On the road, Stuart Ward is playing Guy, with Dani de Waal as Girl. Both are British actors, though in the show he speaks and sings with an Irish accent, she with a Czech one.

De Waal, who had played piano for years as a hobby, says she loves being an actor-musician in the show.

“Initially, it’s more complicated, but I feel it draws the piece together more,” she says. “The actors really have to listen to each other and look at each other. There are no speakers coming back to us, so the sound changes in each venue. This is all about ensemble. And it’s amazing to watch. People have cellos stuck to their chest so they can dance.”

The show, she adds, “touches on huge universal questions in the simplest ways. It deals with missed opportunities, love, hard family relations.”

Ward, a singer-songwriter and rhythm guitar player as well as an actor, understudied the role of Guy in the London production of Once. He had seen and loved the movie, and when he learned about the stage version, he says he became obsessed with being in it and playing Guy.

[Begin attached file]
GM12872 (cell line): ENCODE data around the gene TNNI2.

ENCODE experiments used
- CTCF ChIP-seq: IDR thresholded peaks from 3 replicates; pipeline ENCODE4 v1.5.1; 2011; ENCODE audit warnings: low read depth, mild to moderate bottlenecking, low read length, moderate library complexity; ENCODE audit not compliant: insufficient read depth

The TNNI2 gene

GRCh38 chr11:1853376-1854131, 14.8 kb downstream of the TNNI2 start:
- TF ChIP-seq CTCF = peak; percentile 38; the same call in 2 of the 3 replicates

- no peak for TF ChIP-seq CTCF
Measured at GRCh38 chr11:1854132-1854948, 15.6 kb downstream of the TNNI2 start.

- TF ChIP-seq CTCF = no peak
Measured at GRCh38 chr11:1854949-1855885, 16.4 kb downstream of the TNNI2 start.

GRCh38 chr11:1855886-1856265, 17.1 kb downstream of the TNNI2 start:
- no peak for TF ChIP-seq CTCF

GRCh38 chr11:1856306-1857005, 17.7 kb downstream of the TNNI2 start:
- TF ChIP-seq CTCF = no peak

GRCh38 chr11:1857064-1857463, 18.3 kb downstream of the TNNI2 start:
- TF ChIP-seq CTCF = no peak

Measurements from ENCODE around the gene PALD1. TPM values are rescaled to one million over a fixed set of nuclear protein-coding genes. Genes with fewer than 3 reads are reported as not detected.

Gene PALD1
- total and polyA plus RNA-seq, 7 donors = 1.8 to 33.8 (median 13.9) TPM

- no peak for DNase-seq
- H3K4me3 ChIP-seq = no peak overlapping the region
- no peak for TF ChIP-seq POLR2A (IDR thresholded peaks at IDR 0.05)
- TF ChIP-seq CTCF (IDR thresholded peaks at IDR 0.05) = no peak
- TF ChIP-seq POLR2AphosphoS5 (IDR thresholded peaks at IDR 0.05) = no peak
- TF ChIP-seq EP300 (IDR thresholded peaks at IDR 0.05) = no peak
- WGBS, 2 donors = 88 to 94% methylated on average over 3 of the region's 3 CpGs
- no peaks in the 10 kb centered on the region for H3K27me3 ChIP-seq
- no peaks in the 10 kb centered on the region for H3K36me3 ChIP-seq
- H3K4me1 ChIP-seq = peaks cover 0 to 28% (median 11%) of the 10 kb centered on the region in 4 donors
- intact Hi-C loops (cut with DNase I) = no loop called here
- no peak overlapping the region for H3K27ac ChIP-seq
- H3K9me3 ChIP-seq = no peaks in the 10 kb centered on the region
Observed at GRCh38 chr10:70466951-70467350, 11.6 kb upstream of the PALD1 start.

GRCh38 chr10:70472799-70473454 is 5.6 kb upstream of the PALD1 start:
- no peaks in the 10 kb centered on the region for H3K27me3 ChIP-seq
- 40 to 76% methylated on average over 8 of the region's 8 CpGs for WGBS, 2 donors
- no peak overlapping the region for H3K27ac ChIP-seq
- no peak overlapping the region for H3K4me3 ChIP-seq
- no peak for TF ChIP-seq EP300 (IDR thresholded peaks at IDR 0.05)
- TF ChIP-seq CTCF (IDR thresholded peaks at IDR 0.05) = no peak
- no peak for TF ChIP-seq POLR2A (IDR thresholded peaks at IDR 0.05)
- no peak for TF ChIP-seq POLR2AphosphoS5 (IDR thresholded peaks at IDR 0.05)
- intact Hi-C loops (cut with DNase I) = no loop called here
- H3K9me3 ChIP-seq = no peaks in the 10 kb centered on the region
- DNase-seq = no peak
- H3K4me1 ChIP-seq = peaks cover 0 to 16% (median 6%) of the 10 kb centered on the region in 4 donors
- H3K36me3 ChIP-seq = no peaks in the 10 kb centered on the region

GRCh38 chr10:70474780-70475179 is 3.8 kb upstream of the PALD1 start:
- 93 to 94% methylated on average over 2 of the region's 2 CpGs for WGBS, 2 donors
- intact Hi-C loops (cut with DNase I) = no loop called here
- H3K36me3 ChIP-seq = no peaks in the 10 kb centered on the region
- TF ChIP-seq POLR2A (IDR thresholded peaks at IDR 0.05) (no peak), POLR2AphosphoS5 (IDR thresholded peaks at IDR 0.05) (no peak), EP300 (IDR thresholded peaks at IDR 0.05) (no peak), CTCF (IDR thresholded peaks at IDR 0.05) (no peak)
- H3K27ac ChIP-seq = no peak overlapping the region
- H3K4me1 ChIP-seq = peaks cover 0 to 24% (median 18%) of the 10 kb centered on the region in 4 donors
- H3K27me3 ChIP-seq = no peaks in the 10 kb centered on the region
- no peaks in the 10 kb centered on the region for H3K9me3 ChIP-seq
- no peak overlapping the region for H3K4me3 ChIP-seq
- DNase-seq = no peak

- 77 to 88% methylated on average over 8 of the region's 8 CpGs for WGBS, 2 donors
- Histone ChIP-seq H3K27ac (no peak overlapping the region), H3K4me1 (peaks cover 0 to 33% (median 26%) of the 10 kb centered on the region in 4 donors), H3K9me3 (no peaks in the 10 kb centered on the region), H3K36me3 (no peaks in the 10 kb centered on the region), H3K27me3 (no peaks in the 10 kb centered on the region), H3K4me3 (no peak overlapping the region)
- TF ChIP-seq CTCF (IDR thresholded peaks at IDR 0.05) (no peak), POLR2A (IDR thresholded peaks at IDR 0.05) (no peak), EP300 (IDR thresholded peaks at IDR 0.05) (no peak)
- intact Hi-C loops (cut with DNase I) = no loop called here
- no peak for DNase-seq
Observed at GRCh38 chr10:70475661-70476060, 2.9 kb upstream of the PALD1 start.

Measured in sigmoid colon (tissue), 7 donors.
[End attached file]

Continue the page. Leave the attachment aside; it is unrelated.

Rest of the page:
“It was singing, acting, playing the guitar and no dancing whatsoever. It’s what I look for in a role,” he says, laughing.

Ward believes audiences are drawn to the show’s love story and its honest characters, baggage and all. Nor does he have a beef with its lack of a fairy-tale ending.

“It’s fitting,” he says.

Tiffany, who cast and directed the touring company, notes one of the distinctive things Ward and de Waal achieve.

“There’s an innocence to the way they fall in love. It’s very, very powerful,” he says.

Putting across a simple love story in 2,000-seat theaters like the ones Once is playing on tour isn’t easy. One move to increase the actor-audience connection involves Bob Crowley’s Tony-winning set, which looks like a Dublin pub. To get a head start on breaking down barriers, theatergoers are invited into the “pub” before the show or at intermission to quaff a beer with the performers.

Walsh thinks the quiet intimacy of the story makes even an audience of thousands feel close to Guy and Girl, as if everyone is in the same room as a human connection is made. Which, in point of fact, is the case.

“There’s some alchemy between what we’re doing and what the audience is bringing,” Walsh says. “Whatever age people are, you can feel thousands of love stories zipping around the space, floating above us all. That sort of magic doesn’t happen often.”